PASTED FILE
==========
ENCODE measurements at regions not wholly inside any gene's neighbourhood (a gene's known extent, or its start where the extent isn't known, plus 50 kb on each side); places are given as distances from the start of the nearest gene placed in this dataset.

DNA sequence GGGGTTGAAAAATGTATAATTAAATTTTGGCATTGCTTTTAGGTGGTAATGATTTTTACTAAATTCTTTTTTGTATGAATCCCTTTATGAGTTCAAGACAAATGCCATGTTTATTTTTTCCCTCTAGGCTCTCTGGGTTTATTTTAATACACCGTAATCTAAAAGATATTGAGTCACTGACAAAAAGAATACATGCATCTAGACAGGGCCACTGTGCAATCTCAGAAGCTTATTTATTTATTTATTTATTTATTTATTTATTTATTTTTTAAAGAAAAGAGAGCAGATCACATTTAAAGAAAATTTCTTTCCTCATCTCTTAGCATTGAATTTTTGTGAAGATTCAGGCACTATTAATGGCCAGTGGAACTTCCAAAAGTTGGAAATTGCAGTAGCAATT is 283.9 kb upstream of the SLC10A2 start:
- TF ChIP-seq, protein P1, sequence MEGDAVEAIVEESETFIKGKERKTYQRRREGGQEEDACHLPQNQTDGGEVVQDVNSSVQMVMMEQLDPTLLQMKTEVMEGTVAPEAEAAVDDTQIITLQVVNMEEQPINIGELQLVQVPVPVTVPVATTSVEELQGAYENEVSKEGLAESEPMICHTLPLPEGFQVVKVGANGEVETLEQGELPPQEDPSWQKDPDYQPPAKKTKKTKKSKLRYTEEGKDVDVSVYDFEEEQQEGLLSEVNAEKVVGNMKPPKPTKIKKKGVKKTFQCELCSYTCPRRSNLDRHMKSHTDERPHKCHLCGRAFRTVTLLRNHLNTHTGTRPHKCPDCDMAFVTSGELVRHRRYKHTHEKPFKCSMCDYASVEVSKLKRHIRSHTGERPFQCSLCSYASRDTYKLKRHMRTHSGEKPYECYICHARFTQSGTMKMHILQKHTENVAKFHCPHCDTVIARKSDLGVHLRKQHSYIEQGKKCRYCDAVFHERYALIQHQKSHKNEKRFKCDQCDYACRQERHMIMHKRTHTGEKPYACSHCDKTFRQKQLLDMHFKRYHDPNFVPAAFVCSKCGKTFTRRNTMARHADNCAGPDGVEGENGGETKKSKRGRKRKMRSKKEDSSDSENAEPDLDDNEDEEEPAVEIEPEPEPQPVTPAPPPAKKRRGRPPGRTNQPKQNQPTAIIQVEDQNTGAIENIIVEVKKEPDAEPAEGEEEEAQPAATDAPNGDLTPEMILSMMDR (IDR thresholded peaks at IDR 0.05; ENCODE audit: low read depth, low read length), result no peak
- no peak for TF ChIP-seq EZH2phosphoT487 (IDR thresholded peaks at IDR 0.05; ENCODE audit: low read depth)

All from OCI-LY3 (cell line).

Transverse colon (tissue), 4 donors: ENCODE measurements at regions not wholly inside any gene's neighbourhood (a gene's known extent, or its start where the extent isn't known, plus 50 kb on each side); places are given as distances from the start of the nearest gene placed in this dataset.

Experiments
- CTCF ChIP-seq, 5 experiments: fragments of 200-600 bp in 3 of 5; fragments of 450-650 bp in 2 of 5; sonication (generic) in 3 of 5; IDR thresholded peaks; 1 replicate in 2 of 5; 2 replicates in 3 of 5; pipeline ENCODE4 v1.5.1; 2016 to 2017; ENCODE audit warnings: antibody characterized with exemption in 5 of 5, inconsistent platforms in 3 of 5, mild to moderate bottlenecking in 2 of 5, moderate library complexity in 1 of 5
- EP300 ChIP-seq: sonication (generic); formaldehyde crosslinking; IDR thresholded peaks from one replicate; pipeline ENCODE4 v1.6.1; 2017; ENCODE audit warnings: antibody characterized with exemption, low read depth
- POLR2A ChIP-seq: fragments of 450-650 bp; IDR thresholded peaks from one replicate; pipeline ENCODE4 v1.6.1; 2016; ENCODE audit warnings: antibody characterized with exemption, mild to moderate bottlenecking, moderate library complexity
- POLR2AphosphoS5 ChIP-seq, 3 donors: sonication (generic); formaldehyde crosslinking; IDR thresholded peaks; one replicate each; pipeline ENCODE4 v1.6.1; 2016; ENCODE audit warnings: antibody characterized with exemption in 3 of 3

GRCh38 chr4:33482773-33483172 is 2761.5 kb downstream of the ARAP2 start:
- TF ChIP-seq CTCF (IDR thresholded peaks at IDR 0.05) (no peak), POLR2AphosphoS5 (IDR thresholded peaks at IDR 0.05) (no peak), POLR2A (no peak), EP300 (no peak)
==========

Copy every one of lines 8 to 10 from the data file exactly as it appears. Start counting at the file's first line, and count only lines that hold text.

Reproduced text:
- CTCF ChIP-seq, 5 experiments: fragments of 200-600 bp in 3 of 5; fragments of 450-650 bp in 2 of 5; sonication (generic) in 3 of 5; IDR thresholded peaks; 1 replicate in 2 of 5; 2 replicates in 3 of 5; pipeline ENCODE4 v1.5.1; 2016 to 2017; ENCODE audit warnings: antibody characterized with exemption in 5 of 5, inconsistent platforms in 3 of 5, mild to moderate bottlenecking in 2 of 5, moderate library complexity in 1 of 5
- EP300 ChIP-seq: sonication (generic); formaldehyde crosslinking; IDR thresholded peaks from one replicate; pipeline ENCODE4 v1.6.1; 2017; ENCODE audit warnings: antibody characterized with exemption, low read depth
- POLR2A ChIP-seq: fragments of 450-650 bp; IDR thresholded peaks from one replicate; pipeline ENCODE4 v1.6.1; 2016; ENCODE audit warnings: antibody characterized with exemption, mild to moderate bottlenecking, moderate library complexity